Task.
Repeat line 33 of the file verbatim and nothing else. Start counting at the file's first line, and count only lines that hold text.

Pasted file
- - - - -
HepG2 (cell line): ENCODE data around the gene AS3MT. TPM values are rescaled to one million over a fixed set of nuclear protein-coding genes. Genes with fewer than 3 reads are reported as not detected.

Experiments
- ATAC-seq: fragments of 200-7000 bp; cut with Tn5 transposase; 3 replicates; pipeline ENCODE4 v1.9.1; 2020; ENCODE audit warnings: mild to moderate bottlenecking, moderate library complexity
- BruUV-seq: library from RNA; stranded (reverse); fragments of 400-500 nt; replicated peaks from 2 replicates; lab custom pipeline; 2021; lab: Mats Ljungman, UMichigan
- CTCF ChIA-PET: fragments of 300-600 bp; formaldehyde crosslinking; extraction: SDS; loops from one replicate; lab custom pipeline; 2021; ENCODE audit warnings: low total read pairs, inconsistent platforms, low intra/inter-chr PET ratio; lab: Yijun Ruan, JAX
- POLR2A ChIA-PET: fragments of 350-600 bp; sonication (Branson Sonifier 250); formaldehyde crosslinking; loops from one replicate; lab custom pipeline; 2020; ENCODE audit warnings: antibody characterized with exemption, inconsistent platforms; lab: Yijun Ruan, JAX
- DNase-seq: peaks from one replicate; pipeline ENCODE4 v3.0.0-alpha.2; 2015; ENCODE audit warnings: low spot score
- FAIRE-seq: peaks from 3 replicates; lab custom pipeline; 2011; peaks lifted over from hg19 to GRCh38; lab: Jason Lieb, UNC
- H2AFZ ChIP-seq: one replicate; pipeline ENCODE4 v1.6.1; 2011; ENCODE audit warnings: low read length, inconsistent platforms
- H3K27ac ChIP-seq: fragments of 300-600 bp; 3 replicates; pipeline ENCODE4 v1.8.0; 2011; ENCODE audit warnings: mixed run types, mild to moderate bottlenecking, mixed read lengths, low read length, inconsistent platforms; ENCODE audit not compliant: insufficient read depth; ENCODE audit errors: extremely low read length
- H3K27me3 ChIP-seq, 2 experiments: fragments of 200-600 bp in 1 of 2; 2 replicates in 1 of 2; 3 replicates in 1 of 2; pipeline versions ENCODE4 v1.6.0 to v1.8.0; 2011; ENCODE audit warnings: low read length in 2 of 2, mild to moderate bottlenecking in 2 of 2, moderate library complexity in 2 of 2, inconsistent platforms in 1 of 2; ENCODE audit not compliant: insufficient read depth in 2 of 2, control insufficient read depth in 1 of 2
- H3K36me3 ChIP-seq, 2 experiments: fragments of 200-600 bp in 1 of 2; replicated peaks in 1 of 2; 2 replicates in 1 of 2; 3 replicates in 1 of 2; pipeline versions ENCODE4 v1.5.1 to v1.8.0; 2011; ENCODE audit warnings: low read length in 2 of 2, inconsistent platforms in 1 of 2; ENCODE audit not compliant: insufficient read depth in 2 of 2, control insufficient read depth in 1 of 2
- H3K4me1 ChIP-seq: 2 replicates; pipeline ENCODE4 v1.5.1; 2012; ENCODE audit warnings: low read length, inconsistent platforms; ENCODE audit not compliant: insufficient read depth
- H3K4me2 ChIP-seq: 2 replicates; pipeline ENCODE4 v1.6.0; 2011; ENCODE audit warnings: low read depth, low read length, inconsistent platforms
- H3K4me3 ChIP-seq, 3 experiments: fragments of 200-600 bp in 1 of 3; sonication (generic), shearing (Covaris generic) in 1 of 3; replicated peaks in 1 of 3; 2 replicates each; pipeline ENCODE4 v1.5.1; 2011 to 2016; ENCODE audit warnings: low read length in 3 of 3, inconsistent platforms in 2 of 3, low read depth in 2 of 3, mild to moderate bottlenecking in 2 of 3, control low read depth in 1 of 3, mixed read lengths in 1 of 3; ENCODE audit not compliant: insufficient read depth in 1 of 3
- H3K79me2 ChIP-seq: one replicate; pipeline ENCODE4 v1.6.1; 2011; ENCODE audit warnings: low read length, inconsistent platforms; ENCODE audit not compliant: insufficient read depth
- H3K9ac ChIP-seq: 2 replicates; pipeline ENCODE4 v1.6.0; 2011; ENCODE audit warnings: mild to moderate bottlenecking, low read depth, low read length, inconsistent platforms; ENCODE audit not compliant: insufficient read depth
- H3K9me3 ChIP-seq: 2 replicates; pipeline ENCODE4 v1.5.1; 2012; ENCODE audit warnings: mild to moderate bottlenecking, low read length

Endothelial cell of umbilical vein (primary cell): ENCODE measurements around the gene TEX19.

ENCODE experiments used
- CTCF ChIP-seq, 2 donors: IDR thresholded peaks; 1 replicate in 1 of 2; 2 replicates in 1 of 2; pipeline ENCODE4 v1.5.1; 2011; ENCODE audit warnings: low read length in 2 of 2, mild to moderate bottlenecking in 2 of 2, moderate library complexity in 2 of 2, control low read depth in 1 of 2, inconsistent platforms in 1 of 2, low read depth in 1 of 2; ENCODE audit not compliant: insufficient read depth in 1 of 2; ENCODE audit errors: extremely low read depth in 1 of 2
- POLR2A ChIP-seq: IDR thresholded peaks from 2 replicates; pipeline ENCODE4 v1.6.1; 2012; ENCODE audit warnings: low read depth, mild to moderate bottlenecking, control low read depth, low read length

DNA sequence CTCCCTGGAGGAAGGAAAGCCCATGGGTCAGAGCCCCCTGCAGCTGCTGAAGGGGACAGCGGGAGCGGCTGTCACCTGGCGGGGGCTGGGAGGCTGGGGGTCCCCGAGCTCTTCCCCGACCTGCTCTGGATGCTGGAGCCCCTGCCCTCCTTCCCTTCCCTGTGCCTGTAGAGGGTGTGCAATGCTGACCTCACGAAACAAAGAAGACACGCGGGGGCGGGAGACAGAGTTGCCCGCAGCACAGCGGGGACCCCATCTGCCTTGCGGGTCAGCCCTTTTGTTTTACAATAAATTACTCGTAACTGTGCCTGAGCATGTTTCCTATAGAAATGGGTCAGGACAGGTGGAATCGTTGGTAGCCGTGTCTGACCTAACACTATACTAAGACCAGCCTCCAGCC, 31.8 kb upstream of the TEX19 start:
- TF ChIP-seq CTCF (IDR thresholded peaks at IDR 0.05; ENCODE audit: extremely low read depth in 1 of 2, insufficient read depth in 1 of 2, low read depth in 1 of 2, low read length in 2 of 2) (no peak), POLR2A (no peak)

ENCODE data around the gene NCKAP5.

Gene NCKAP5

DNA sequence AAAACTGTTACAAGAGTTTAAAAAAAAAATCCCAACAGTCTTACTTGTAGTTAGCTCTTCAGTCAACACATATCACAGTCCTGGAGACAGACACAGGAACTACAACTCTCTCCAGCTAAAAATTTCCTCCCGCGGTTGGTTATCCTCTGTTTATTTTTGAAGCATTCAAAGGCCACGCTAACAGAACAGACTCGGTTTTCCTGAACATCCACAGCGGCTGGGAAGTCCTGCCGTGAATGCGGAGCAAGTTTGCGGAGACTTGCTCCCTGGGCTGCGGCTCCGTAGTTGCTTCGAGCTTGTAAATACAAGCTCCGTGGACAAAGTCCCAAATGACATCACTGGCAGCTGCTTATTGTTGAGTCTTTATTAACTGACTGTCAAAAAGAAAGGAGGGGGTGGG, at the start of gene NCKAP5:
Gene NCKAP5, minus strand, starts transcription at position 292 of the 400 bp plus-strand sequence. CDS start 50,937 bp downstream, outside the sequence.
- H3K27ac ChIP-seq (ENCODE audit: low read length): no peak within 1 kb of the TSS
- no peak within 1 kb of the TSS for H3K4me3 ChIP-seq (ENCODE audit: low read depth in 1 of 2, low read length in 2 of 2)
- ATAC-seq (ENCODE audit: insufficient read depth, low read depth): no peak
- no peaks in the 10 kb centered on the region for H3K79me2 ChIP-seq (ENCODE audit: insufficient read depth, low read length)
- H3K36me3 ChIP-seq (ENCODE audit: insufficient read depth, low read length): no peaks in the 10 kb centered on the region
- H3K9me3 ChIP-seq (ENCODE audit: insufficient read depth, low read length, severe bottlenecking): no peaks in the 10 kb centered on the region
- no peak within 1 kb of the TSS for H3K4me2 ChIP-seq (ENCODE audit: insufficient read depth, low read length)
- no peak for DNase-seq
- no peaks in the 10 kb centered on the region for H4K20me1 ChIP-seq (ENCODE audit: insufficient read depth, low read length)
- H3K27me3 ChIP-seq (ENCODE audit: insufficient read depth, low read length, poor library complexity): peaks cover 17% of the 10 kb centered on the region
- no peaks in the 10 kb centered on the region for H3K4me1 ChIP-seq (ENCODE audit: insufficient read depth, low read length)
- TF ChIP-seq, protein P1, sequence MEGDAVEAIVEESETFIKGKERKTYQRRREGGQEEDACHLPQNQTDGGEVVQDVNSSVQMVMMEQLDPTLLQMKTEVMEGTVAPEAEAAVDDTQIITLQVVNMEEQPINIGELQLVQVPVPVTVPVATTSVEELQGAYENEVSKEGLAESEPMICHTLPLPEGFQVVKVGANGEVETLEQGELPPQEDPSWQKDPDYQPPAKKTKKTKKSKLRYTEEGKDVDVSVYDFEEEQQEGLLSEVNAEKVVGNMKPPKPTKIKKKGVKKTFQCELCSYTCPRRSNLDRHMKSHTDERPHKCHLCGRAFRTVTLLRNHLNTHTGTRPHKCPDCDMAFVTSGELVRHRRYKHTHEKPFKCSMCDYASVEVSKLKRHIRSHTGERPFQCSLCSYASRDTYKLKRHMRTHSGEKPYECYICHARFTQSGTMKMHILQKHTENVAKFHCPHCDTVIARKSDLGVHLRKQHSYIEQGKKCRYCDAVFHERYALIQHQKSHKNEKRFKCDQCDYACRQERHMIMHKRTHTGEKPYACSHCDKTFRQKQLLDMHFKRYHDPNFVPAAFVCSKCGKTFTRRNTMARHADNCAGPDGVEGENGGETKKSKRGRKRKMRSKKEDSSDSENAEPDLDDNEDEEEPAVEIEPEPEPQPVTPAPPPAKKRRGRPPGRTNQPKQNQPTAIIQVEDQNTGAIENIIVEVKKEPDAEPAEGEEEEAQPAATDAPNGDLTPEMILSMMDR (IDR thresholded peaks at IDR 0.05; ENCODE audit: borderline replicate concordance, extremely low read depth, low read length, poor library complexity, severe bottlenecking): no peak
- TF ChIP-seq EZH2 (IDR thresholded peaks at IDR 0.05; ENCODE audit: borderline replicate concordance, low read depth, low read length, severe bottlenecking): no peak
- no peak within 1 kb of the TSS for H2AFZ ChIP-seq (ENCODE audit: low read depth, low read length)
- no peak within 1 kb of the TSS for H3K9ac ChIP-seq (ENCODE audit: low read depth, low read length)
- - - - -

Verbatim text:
- H3K36me3 ChIP-seq (ENCODE audit: insufficient read depth, low read length): no peaks in the 10 kb centered on the region